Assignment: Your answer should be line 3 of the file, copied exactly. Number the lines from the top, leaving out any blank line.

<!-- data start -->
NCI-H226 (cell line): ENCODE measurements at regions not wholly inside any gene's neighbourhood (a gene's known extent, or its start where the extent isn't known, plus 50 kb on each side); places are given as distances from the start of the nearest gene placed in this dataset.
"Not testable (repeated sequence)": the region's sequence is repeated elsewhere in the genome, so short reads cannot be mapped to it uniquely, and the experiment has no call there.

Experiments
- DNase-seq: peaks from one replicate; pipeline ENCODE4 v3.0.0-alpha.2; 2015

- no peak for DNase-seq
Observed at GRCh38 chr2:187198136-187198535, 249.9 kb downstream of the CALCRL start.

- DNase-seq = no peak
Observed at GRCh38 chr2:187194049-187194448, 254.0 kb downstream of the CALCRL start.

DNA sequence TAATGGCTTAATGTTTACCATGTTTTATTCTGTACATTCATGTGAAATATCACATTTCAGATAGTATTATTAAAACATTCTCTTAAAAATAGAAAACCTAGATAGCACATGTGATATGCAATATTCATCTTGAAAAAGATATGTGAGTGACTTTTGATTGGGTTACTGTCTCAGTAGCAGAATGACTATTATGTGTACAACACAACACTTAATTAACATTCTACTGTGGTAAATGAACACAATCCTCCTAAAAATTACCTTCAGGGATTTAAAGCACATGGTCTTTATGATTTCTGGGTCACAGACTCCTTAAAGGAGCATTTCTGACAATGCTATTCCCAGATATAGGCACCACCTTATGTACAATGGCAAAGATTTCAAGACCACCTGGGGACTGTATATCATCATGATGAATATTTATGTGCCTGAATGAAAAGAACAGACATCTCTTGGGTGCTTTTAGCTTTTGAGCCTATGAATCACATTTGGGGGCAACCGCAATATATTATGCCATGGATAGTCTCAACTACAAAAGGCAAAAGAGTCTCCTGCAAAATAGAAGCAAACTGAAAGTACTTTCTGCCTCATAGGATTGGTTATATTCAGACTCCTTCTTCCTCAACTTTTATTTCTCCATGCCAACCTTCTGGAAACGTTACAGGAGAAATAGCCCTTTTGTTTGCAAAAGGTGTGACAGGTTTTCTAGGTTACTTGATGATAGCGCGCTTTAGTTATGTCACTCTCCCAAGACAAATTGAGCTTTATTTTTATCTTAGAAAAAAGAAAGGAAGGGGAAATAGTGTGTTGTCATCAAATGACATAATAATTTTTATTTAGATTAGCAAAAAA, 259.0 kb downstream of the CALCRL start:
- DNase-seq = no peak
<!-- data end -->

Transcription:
Experiments